7

I have dictionary that look like

d= {(1, 8): 94.825000000000003, (2, 8): 4.333}

I am trying to apply a function to round all the values.

I don't wanna re-create the dictionary.

newD= {}
for x,y in d.iteritems():
   newD+= {x:round(y)}

Is there any pythonic-way to apply round function on all values ?

  • 1
    your example doesn't actually work, also it seems like you are recreating the dictionary by making newD correct me if i'm wrong – jamylak Dec 17 '14 at 4:01
  • It's not a duplicate. This is different – user3378649 Dec 17 '14 at 4:18
7

This is a little more convoluted, but you did ask for a 'pythonic-way' ;)

newD = {k:round(v) for k, v in d.items()}

However, this dictionary comprehension will only work on 2.7+. If using an older version of Python, try this more convoluted way:

newD = dict(zip(d.keys(), [round(v) for v in d.values()]))

Let me unpack this a little bit:

  • We are beginning by reassigning the new dictionary (d) object back to a new dictionary as requested (although you could easily assign it to the same name)
  • The outer dict() ensures the final result is a dictionary object
  • zip() returns a list of tuples, where the i-th tuple contains the i-th element from each of the argument sequences
  • The first argument sequence given to zip() is the dictionary keys (d.keys())
  • The second argument sequence given to zip() is the rounded values after a list comprehension
  • The list comprehension rounds each value in the dictionary values and returns a list of the rounded values
  • 1
    Or you could just write d = {k:round(v) for k, v in d.items()}, but the question explicitly stated "I don't wanna re-create the dictionary." – fjarri Dec 17 '14 at 4:27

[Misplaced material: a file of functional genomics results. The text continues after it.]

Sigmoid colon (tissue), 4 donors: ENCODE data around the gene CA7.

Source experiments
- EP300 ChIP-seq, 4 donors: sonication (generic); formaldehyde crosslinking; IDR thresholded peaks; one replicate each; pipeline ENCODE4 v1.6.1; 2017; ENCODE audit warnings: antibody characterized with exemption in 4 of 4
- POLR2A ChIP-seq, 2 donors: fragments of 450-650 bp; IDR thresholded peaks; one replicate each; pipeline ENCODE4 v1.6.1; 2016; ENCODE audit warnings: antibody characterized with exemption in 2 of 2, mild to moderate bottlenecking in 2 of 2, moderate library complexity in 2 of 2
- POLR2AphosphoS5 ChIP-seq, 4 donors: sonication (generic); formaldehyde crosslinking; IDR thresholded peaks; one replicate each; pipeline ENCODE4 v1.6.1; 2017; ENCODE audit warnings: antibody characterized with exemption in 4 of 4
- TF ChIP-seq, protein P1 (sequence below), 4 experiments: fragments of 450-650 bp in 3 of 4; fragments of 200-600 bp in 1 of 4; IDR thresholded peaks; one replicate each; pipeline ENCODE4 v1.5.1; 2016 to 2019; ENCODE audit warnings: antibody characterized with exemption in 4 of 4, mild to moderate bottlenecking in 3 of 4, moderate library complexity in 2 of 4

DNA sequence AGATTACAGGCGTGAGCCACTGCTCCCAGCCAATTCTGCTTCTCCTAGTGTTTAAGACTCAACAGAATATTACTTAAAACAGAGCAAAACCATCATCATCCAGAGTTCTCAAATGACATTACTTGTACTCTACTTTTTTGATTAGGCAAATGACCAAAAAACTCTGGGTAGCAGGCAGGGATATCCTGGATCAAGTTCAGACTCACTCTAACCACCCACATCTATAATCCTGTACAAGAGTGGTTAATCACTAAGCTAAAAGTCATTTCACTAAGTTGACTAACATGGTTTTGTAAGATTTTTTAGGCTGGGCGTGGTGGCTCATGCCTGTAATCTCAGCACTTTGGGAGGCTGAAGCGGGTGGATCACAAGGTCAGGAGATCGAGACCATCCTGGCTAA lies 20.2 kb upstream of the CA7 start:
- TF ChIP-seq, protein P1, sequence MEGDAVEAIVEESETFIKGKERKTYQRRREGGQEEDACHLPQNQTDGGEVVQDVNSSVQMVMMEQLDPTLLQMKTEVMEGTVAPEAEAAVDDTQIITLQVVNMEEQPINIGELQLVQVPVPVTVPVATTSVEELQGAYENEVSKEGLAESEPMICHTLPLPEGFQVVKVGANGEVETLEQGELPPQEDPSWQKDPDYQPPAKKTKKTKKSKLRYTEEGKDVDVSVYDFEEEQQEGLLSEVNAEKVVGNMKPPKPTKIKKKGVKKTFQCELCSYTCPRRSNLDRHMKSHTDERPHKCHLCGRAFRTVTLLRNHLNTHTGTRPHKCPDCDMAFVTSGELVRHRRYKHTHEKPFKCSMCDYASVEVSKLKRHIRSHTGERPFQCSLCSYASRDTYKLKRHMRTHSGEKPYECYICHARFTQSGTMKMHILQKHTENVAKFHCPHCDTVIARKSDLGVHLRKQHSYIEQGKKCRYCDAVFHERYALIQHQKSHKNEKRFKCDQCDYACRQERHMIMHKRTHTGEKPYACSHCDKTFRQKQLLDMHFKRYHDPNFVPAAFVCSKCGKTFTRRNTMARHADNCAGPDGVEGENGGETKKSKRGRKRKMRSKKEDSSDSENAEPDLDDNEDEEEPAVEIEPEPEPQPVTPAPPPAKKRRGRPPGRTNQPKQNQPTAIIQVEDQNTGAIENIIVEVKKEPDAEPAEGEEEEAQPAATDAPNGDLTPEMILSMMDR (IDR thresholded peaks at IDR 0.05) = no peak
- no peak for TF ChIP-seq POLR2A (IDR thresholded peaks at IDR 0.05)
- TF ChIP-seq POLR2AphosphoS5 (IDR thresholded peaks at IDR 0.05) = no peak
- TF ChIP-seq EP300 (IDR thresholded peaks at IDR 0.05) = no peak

• @Bogdan good point, updated. Thanks! – Dan Dec 17 '14 at 4:29
  • elegant solution @Dan – user3378649 Dec 17 '14 at 4:35
  • 1
    I'm sorry this is not an elegant solution at all and definitely not pythonic. en.wikipedia.org/wiki/Obfuscation_%28software%29 The 2nd code is perfectly fine though – jamylak Dec 17 '14 at 7:14
6

You could try something like this:

for k, v in d.iteritems():
    d[k] = round(v)

It will do an in-place rounding of all of the items in the dictionary. In this particular example it will work perfectly, however be careful - all normal caveats of using the round function apply.

  • you are rounding one of the dictionary key tuple members, how can this be the answer? – jamylak Dec 17 '14 at 4:02
  • @jamylak I'm sorry, I don't understand your question? I iterate through every key, value pair in the dictionary, calculate a new value and replace the old on in the dictionary. – Vikram Saran Dec 17 '14 at 4:05
  • No you aren't, you are just iterating keys. Try print k, v in your loop – jamylak Dec 17 '14 at 4:05
  • @jamylak - bah! You're right, I didn't add .iteritems(). Editing response now – Vikram Saran Dec 17 '14 at 4:09
  • Your answer isn't wrong now but I don't know if this is what OP wants, the question is very unclear – jamylak Dec 17 '14 at 4:11

Not the answer you're looking for? Browse other questions tagged or ask your own question.